Respect Life

In the northern hemisphere, October begins the transition from the warm days of summer sun to the long winter’s rest.  The transition is not sudden, as we move slowly from one season to the next.  The transition is presented to us through the splendor of God’s creation.  We are presented with the beautiful colors of the changing leaves before our eyes, the acorns being stored away for the long winter’s sleep and the smells of fall telling us to prepare for the time when everything goes to sleep. 

Our senses allow us to appreciate God’s creation and we are reminded of how unique this world of ours truly is.  It was created for us, His children, to experience life and honor Him until the time that we are called to be with Him in paradise.  It is in our appreciation of this gift that we are also commanded by God to respect all life, regardless of where and at what stage that gift of life is presented to us. 

At this point you may be wondering what Catholic cemeteries has to do with respecting life and my response is simply, everything.  When we bury our deceased loved ones, we express our respect for the life they lived regardless of the length of time God granted us the gift of that person’s life.  When parents come to us to bury their baby that died in the mother’s womb, we bury the fetus in the baby section and provide the family with a memorial because as Catholic cemeterians, all life, regardless of the time spent on this beautiful home entrusted to us by God, is deserving of respect.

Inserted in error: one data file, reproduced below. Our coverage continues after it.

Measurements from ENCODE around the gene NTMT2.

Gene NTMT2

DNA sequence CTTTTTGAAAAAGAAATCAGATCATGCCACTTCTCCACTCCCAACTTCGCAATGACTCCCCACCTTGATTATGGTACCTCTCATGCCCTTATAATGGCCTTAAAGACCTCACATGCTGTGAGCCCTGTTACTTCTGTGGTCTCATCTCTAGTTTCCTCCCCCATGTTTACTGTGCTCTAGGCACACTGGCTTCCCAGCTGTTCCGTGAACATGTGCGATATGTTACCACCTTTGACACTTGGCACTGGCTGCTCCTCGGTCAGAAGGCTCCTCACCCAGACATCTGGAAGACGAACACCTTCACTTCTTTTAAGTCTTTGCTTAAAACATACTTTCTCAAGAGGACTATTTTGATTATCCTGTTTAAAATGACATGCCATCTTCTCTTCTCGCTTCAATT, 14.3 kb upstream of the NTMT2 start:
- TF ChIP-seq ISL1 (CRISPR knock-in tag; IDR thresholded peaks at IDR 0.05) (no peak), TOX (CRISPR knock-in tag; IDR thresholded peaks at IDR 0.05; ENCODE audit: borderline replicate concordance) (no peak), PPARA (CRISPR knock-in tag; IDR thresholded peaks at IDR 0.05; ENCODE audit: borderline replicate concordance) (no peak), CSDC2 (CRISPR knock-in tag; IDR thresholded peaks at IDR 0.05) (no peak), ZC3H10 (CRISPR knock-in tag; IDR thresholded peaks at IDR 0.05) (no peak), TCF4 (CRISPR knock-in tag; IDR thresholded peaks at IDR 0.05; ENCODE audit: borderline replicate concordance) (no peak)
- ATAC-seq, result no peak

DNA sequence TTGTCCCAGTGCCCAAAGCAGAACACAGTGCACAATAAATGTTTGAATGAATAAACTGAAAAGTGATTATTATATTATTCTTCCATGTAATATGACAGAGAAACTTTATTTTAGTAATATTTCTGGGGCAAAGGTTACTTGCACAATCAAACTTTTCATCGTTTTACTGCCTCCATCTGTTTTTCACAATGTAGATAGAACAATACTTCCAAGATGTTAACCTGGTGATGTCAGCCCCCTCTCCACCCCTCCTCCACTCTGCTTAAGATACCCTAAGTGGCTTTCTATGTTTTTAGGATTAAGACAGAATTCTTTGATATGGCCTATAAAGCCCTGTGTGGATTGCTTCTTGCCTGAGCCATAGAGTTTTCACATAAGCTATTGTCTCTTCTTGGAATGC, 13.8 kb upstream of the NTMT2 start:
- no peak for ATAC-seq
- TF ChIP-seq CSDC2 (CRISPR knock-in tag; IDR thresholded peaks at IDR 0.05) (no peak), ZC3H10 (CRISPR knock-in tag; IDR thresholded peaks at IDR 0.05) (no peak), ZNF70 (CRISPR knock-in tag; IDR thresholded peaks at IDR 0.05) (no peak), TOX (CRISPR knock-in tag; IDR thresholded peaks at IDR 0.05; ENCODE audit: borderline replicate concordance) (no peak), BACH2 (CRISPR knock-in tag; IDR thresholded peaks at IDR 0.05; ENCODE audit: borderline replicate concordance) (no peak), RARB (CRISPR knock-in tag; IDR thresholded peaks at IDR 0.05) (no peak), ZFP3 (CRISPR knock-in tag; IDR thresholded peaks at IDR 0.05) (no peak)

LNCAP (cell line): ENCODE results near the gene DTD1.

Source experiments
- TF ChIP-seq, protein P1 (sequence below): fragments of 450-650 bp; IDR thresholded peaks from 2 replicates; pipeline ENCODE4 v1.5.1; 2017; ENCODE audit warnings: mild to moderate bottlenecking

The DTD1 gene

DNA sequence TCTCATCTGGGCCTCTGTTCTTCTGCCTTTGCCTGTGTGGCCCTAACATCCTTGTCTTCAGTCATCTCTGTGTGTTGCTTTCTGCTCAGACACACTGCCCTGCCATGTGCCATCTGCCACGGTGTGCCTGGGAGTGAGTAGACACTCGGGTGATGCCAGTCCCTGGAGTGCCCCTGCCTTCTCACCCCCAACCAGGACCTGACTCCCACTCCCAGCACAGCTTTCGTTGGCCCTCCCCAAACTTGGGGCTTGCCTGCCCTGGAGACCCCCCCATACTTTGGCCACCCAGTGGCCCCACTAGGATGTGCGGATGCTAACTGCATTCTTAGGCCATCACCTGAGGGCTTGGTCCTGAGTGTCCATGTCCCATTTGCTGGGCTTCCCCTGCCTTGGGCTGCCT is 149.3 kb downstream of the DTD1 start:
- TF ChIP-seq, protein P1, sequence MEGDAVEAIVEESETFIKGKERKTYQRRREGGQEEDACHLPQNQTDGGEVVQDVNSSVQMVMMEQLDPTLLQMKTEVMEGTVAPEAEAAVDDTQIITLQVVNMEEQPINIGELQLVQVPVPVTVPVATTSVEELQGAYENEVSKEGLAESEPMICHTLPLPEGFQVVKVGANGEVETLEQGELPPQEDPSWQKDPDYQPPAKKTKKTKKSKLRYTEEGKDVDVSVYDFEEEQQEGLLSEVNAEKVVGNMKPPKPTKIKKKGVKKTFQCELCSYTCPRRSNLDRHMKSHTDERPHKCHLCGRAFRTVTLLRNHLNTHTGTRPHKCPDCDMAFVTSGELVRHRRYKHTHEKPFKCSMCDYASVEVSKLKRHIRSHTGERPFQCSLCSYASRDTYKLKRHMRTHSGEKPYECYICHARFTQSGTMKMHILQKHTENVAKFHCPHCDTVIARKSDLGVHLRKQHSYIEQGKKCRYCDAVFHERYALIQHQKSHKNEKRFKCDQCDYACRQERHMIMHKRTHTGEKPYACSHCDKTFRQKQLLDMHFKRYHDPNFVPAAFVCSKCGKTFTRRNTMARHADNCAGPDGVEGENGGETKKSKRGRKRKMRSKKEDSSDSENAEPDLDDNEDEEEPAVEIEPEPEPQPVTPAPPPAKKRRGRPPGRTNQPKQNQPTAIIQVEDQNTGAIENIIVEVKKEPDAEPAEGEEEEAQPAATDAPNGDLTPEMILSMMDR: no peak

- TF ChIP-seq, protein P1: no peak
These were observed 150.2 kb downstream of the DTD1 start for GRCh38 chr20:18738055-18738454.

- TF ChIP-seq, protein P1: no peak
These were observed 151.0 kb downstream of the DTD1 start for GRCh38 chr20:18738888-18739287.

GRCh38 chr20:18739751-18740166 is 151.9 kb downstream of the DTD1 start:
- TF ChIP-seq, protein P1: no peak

Our natural world is filled with beauty, but God also allows the world to move forward without interference.  We are granted the freedom to live our lives with the goal of attaining His gracious gift of eternal life in paradise.  Each of us knows the path to paradise; Jesus gave us the map when He told us to love God above all else and love thy neighbor as thyself. 

Our cemeteries are places where we celebrate the lives we cherish and are reminded of the final reward.

To Jesus, Through Mary- Finding Comfort, Healing and Peace in the Rosary

“The rosary has accompanied me in moments of joy and in moments of difficulty. To it I have entrusted any number of concerns; in it I have always found comfort.”

-Pope John Paul II